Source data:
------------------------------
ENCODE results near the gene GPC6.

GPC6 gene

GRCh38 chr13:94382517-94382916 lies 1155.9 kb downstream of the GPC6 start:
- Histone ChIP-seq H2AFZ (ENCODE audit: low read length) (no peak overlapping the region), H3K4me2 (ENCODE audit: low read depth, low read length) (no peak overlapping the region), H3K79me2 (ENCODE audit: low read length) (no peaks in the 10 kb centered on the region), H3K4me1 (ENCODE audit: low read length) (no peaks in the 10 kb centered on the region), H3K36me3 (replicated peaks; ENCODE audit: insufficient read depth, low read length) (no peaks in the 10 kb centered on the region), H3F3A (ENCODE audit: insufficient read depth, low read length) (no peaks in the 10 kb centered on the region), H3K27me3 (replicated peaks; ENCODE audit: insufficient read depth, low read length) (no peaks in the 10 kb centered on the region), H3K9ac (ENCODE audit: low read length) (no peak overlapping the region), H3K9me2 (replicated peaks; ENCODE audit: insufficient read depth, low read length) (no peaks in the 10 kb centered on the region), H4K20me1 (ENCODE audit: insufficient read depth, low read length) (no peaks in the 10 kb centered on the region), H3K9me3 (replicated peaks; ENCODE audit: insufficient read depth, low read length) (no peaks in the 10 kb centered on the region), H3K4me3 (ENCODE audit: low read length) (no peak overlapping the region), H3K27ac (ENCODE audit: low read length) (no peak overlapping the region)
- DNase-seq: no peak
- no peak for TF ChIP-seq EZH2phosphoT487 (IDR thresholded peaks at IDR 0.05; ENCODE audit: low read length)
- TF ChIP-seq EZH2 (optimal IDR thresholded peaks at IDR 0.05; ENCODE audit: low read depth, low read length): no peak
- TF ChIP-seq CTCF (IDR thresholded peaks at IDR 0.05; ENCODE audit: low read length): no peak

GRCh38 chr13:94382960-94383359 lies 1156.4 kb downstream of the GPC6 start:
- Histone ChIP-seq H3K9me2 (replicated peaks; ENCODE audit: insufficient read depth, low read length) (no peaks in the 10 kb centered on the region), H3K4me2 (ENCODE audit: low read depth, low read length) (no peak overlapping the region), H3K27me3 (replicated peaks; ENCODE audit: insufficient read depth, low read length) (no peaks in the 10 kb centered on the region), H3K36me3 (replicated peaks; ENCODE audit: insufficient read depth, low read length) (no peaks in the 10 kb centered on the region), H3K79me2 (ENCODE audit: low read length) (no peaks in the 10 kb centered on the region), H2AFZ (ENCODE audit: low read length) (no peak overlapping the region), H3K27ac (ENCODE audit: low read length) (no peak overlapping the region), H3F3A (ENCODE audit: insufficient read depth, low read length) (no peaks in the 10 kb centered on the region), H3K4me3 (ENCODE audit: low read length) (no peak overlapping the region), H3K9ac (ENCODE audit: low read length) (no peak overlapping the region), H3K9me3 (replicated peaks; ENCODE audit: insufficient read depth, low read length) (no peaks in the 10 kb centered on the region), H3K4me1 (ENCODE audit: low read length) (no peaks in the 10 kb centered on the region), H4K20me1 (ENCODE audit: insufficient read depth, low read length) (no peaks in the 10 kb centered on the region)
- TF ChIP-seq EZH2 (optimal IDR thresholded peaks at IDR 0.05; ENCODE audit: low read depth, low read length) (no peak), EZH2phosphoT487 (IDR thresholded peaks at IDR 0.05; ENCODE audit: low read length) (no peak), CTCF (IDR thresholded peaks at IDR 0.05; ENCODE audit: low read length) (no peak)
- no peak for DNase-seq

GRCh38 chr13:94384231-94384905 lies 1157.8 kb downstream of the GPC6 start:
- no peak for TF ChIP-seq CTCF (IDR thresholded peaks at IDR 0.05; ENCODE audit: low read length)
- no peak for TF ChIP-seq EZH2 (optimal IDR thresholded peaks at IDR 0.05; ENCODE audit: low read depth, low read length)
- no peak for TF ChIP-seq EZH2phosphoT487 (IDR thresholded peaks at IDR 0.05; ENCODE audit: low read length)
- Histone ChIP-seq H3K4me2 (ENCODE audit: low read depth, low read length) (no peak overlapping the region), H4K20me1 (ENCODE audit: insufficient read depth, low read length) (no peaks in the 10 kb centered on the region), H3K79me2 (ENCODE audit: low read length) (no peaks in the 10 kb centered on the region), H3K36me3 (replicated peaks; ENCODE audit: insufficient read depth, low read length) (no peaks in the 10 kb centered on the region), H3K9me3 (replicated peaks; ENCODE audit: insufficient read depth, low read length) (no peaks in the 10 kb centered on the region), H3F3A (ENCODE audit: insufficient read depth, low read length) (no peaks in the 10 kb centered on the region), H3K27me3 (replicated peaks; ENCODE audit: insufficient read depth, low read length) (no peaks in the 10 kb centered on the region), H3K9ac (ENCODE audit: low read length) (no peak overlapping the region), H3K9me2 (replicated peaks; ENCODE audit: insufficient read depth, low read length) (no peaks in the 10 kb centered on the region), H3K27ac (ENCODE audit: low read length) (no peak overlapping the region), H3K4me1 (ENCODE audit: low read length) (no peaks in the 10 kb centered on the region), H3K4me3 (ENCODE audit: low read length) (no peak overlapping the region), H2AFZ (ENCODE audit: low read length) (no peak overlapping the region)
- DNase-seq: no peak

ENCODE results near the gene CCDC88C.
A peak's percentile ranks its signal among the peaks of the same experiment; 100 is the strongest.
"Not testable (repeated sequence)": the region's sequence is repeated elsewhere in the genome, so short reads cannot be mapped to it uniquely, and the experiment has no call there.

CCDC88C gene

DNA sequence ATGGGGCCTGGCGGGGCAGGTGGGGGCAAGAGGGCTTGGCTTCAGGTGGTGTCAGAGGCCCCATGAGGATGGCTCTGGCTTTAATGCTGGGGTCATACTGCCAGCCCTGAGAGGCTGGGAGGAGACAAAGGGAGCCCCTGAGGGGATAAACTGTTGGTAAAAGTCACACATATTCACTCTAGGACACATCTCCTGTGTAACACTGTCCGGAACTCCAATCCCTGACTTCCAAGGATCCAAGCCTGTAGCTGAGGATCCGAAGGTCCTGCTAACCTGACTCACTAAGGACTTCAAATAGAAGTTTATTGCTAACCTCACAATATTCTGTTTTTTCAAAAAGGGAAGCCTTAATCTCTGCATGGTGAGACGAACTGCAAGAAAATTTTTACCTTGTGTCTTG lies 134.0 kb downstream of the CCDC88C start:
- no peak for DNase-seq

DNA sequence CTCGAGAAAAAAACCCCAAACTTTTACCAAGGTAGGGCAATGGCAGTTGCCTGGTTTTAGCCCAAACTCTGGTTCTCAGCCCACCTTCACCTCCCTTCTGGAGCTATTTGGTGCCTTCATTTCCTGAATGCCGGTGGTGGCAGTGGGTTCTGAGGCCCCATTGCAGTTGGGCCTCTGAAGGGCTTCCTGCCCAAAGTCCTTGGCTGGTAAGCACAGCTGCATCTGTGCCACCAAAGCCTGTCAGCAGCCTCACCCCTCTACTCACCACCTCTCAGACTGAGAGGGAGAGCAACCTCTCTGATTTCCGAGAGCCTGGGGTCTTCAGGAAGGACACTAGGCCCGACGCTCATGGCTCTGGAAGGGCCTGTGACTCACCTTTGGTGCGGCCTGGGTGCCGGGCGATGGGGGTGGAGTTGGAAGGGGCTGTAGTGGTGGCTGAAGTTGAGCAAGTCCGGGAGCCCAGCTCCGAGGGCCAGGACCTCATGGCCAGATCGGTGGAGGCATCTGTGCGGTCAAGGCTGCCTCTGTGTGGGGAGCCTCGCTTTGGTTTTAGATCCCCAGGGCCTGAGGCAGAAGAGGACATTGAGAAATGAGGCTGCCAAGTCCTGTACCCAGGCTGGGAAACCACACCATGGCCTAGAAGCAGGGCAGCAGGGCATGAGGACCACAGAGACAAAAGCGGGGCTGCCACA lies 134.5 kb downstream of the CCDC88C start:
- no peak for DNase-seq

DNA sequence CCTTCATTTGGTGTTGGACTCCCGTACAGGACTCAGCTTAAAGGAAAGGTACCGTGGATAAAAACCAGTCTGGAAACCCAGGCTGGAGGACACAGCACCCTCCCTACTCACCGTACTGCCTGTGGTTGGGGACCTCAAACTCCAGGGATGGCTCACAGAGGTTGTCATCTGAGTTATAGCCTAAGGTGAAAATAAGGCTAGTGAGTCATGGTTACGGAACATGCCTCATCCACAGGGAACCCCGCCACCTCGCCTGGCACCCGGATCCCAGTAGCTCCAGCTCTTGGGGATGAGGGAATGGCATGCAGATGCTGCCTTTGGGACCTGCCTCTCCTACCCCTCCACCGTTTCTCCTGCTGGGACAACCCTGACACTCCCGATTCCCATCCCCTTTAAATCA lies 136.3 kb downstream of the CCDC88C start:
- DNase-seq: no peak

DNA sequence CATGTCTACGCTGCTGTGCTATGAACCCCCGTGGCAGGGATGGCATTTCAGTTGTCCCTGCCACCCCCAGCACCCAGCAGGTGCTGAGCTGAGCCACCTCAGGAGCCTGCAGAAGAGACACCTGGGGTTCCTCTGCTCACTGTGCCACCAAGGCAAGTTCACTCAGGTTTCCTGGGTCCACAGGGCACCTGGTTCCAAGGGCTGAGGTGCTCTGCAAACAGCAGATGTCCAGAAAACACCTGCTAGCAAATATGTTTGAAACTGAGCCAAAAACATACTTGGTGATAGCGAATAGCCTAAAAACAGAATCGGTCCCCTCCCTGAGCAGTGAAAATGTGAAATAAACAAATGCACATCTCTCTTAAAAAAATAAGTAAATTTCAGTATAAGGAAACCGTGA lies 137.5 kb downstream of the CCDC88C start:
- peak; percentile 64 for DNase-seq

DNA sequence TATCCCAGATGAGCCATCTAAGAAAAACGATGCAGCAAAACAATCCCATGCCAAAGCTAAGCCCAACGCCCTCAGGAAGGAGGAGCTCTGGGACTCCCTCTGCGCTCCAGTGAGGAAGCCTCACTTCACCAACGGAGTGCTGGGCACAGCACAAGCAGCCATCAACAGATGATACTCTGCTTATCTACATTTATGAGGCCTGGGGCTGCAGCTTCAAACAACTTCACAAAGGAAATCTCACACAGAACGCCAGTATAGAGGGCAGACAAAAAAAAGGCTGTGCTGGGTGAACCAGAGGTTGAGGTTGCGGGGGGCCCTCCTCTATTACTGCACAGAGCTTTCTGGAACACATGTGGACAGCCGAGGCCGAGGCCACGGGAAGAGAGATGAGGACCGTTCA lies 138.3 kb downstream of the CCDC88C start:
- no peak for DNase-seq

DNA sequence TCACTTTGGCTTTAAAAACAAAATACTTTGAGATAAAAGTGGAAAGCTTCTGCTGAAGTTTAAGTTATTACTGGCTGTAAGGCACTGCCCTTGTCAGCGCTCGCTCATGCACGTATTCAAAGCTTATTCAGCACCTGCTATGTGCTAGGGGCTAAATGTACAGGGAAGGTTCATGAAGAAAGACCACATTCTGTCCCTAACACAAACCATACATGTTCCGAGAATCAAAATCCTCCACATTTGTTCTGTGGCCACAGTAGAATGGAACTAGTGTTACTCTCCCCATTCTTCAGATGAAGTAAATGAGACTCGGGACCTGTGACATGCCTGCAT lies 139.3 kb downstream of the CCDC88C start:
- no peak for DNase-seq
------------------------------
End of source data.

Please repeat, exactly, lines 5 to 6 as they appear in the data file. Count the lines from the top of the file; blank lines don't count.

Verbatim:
- DNase-seq: no peak
- no peak for TF ChIP-seq EZH2phosphoT487 (IDR thresholded peaks at IDR 0.05; ENCODE audit: low read length)